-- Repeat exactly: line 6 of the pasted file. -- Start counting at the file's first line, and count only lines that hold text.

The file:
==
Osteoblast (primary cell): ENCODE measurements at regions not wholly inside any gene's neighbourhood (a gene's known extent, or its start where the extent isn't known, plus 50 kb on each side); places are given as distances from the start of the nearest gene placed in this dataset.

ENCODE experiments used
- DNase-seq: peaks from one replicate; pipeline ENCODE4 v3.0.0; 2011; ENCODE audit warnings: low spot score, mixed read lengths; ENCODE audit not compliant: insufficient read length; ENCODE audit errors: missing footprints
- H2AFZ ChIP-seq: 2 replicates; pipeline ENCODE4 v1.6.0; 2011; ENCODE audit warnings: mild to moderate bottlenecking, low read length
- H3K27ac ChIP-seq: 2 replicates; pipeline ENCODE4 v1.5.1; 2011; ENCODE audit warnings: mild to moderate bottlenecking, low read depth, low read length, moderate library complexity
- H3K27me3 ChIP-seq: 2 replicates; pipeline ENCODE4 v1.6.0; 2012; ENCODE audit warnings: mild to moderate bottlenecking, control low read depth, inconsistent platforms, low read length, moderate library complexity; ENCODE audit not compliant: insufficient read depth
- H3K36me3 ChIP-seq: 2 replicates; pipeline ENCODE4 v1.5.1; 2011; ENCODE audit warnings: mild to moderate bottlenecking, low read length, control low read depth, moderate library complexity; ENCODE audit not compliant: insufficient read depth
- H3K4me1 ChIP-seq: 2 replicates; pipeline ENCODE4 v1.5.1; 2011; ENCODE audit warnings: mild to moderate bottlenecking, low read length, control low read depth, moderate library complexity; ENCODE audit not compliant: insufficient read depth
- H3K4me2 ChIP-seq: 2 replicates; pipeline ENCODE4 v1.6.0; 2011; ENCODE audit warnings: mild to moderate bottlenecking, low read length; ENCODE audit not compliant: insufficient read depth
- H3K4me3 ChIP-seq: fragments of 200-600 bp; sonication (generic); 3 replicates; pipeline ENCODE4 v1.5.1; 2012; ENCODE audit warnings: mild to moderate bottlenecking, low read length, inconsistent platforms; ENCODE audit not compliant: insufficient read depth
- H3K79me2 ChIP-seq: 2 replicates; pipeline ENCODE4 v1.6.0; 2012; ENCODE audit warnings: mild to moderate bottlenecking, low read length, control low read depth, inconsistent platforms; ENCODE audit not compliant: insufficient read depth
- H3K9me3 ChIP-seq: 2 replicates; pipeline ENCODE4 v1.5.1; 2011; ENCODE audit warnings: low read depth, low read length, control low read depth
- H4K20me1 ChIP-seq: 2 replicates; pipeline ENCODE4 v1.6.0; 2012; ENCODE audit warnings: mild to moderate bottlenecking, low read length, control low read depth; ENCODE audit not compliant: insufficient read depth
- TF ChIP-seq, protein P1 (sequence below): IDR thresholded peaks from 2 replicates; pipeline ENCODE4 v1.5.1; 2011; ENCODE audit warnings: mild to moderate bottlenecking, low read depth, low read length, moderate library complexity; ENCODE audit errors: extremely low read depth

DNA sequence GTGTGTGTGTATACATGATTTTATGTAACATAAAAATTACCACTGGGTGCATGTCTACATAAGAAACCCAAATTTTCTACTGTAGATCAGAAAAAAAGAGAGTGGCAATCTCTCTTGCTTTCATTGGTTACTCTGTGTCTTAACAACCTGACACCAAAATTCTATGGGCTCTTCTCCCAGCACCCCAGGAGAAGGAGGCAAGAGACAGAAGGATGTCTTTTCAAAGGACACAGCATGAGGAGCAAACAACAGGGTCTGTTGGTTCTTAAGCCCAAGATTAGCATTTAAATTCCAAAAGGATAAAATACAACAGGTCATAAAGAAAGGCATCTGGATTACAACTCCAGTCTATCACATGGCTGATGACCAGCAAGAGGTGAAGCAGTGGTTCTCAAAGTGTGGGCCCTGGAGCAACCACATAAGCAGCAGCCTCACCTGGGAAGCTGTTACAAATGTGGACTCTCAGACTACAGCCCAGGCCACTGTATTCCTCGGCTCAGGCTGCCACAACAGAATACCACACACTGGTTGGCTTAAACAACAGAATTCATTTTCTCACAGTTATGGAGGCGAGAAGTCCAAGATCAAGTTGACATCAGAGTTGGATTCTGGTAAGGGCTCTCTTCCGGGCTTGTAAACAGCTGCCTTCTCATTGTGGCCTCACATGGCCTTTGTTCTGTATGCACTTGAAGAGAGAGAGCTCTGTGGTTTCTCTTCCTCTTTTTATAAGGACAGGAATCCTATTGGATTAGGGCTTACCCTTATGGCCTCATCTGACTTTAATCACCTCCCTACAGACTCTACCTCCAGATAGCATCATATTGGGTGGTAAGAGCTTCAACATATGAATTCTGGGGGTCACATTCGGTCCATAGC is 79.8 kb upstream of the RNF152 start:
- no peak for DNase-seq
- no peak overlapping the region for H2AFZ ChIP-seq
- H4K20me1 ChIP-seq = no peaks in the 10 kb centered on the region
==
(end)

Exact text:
- H3K27me3 ChIP-seq: 2 replicates; pipeline ENCODE4 v1.6.0; 2012; ENCODE audit warnings: mild to moderate bottlenecking, control low read depth, inconsistent platforms, low read length, moderate library complexity; ENCODE audit not compliant: insufficient read depth